Landscapes, people, festivities, all have something in common, apart from the photographer. The pictures taken mostly ignore the details.
So, this time I decided to go back to the details that surround us. Just to show that those details are also worthy of a picture.
Of course, for this you need an observant eye, a good lens (let’s not argue about a camera or brand!) and time, lots of it. Now time is not what I have most, so I have to do with the moments that “jump up” to me.
Young Leopard Frog
This frog, for example, I saw it trying to escape from the corner of my eye. But I caught it anyway. The colour contrast and the movement got my attention. This frog looked to me like a raw steak trying to swim. As far as I can tell, this is a “juvenile” leopard frog. It seems a bit undercooked though.
This one looks like a Leopard frog to me. Just let’s not tell any leopard about that.
So, I continued my walk through the English Gardens, the Leo Mol Sculpture Garden and later through Fort Whyte Alive and found a lot more details.
This little bee with a heavy fur coat, wearing it even in summertime.
Apart from the lead picture of the dragonfly, all of these pictures have been shot with a 28-300mm, mostly all at the 300mm position. The Twelve Spotted Skimmer of the lead picture was patient enough to let me come very close with a 60mm macro lens.
Now if you want to see a Twelve Spotted Skimmer from a little distance, here is one:
Twelve Spotted Skimmer
Having light blue and black spots usually doesn’t give you much camouflage, but this colour scheme is nearly the same as its surroundings of reeds and grass. These guys do everything to get close to their favourite meal of mosquitoes without getting seen. Way to go! Bon appetite!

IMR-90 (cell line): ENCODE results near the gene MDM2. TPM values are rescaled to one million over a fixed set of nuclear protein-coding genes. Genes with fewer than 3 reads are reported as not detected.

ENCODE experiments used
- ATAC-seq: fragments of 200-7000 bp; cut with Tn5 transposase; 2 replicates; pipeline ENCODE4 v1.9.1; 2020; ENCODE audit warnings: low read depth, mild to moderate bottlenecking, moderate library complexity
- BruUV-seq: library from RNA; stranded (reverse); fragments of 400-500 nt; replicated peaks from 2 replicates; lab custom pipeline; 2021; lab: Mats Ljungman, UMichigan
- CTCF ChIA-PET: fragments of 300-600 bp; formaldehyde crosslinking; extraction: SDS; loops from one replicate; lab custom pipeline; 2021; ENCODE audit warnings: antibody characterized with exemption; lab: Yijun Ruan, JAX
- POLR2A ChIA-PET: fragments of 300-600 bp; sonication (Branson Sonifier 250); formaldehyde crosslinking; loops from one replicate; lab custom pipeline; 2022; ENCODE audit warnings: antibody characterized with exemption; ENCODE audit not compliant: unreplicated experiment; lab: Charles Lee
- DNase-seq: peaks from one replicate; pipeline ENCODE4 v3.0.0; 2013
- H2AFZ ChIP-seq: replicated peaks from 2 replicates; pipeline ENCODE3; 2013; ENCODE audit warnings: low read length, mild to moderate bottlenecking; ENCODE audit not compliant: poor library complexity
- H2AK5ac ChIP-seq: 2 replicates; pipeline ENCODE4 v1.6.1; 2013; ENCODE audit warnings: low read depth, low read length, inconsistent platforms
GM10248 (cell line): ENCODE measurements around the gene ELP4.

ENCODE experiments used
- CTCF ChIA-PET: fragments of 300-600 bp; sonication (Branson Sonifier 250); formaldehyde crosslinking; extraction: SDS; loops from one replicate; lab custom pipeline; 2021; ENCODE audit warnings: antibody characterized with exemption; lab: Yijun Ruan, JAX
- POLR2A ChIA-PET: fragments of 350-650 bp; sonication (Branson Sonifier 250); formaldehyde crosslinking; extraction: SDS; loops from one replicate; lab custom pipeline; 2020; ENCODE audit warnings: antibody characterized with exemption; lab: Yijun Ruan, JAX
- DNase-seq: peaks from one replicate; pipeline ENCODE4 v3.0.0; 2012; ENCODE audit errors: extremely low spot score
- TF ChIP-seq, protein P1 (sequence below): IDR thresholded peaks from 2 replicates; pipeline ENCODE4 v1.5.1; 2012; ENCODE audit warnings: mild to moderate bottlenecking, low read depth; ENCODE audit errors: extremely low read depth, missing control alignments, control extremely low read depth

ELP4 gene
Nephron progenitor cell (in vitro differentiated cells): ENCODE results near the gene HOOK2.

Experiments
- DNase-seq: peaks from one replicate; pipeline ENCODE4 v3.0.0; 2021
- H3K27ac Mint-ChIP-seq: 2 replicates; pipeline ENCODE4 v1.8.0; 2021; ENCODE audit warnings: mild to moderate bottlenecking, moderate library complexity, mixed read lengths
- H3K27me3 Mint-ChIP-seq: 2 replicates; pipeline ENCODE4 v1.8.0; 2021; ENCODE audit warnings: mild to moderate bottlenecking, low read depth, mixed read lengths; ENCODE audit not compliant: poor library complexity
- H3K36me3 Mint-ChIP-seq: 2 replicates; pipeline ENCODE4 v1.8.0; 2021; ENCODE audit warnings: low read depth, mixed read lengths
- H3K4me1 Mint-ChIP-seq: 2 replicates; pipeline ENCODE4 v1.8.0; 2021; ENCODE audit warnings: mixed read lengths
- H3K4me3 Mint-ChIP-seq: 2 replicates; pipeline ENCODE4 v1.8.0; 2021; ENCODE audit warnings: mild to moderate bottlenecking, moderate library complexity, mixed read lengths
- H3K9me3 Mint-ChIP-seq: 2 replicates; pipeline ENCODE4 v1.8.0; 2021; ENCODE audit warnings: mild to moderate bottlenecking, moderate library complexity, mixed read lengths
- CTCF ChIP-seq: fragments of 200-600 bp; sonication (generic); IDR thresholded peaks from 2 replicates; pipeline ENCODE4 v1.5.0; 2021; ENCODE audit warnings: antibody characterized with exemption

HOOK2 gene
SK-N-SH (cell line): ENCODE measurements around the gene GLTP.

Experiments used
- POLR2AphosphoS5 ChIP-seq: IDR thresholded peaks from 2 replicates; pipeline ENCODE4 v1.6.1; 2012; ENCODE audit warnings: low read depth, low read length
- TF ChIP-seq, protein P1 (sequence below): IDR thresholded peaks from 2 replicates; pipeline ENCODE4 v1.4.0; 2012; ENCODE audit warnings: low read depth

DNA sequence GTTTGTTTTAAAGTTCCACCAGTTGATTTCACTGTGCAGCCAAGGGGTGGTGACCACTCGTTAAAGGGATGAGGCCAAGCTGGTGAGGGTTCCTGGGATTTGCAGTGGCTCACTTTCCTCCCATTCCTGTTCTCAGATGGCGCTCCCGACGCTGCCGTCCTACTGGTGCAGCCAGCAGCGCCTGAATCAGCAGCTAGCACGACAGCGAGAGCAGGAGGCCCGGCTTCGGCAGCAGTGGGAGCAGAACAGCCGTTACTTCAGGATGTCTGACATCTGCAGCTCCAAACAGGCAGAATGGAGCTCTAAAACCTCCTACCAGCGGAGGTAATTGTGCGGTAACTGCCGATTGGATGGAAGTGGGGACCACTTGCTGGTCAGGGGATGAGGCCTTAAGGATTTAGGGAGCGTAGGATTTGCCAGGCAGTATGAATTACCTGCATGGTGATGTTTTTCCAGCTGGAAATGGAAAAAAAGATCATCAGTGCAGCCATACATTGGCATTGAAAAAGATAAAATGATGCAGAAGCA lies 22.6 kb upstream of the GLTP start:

Others, however do nothing to go unnoticed and show off as much as they can. They probably taste horrible. The above Monarch butterfly has had a lot of flying hours behind it. Much of the colour on its wings is gone and even pieces of wing are missing. If this were an airplane, it would be grounded forever.
Silver Spotted Skipper
This Silver Spotted Skipper gets its name from the fact that it skips from plant to plant at a rate that would make your lens go nervous. This picture was taken in the early evening hours, I guess it was a bit tired of the day. At least I got a shot of it.
White faced Meadowhawk
The Dragonflies are very prolific this year, perhaps in the hope of getting lots of mosquitoes to eat. Let them eat as much as they want, the more the better. This White-Faced Meadowhawk was taking a rest from flying around.
Dragonflies must be warm to fly. Temperature in the thorax must be over 25 C. Most species are active during the day and bask in the sun to warm up. Some large dragonflies generate heat by shivering their flight muscles before take-off. This allows them to fly early in the morning or at dusk.
Just to finish this post with some more details that do not fly away when I approach them with a camera. The above lilies are not wild, they were planted in the English Gardens. Photographed in the “golden hour” just before sunset, they really show off their beautiful pastel colours.
Other plants are wild, and may become a nuisance once their seed pod is dried out and hard. It clings to anything with a coat, fur or a few hairs on its legs. My legs perfectly qualify for a solid adherence of the seed pods.
So goes by a few days where you can shoot activities, landscapes and still you go past the beautiful details that are so close to you. I thought I’d try to rectify that situation…
Until next time…